Swelling but very little pain at the costosternal joint
Swelling but very little pain at the costosternal joint still need to be assessed, like any other condition, if it continues for any length of time.
About 9 months ago I noticed twinges I was getting in my chest around the right rib area (maybe the third rib) on my right side. The pain would come and go and would be very mild for 5-20 seconds about twice a week.
Then I started to notice the pain more often, to the point where it got to be every day and I noticed swelling in my rib area on my right side, by where the rib meets the joint. I wasn't sure what was causing it but thought it may be from picking up and holding on my hip my 20lb toddler on my left hip was somehow causing pain in my right chest/rib.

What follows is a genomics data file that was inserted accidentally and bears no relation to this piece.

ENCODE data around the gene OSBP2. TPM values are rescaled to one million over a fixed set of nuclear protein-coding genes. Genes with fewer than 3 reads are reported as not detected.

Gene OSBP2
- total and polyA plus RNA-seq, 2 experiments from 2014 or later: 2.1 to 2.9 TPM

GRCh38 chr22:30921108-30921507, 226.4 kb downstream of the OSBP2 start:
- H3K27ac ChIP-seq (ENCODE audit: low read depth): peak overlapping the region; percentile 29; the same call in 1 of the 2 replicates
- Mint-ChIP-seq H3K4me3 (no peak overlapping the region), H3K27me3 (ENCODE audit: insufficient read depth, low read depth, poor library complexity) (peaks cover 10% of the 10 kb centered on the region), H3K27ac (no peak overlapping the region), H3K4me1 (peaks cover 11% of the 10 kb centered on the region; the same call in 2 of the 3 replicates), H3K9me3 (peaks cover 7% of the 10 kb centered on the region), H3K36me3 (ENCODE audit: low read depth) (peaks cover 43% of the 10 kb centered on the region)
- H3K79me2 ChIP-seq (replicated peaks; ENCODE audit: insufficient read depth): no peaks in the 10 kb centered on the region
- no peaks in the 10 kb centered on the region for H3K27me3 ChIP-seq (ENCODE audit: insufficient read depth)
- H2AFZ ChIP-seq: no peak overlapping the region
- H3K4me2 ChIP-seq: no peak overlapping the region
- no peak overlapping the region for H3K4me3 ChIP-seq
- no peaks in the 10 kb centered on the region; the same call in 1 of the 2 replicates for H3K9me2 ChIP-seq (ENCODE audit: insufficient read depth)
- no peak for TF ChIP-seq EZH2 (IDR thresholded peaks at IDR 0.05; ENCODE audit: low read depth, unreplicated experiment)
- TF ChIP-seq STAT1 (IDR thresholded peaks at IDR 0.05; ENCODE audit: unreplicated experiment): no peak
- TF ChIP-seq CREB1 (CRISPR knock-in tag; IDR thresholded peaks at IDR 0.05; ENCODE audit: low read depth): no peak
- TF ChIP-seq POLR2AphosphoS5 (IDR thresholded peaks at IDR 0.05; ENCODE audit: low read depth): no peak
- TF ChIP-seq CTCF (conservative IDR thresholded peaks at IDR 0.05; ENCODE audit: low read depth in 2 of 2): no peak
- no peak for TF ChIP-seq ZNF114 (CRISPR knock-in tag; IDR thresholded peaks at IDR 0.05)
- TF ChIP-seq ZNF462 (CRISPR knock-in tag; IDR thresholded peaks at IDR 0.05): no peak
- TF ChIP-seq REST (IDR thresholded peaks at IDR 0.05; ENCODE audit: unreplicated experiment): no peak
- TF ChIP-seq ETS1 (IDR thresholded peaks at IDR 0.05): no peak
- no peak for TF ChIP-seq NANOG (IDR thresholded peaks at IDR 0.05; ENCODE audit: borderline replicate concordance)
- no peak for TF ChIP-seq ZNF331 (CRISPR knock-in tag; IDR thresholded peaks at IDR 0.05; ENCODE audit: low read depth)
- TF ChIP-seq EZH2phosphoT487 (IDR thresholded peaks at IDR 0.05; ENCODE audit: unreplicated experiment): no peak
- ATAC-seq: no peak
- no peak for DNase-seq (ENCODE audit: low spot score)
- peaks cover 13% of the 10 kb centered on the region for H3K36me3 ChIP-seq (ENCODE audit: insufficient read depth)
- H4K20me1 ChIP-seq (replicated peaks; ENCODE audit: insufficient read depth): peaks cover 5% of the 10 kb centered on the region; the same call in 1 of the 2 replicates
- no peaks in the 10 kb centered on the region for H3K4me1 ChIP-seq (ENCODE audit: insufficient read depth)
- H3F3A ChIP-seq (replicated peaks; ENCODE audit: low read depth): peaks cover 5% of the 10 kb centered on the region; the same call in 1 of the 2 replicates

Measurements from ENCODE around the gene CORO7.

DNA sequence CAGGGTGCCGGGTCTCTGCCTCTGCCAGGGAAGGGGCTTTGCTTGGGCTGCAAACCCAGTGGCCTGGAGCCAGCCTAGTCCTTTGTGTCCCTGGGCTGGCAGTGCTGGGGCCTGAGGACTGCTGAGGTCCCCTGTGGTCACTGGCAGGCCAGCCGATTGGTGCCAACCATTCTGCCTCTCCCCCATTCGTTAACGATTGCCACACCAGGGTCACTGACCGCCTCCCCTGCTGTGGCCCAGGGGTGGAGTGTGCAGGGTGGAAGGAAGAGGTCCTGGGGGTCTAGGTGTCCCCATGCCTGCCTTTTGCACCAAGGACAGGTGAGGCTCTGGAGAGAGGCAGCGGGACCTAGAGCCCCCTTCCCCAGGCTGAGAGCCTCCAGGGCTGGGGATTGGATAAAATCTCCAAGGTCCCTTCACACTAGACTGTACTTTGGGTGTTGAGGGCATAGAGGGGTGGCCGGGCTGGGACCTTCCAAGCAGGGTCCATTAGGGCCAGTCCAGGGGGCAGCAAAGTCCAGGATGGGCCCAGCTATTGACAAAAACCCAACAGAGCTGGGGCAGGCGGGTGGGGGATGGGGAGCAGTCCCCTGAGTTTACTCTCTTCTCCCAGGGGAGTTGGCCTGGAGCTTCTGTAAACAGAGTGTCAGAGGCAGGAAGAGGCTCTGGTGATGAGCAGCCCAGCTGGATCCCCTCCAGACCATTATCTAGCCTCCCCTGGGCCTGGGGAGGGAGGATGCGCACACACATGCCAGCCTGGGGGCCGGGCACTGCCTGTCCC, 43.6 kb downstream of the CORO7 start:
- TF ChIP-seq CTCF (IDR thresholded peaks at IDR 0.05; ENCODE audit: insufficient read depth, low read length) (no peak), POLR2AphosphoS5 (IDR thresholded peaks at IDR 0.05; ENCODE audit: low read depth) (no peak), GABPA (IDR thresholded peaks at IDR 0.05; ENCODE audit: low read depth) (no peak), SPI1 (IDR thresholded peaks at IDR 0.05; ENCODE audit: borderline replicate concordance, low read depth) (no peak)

I stopped picking him up and about 6-8 weeks later the pain got less and less frequent but the swelling stayed. It got to the point where I was having no pain at all. Just the swelling was there. If I pushed on the joint area it was tender.
Last weekend I picked up my toddler a few times and noticed the area hurt again the next day. The pain was and always has been very mild. I would say 1 or 2 on a pain scale.
I have felt the pain on and off this week, the swelling is there and extends to my rib area too, past the joint and up toward my armpit, about two inches in length. I assume it is swelling but I don't know.
I feel the swelling more if my arm is raised.
I haven't taken anything for this and wasn't sure if I should just wait it out.
Good morning Victoria, and thank you for your letter.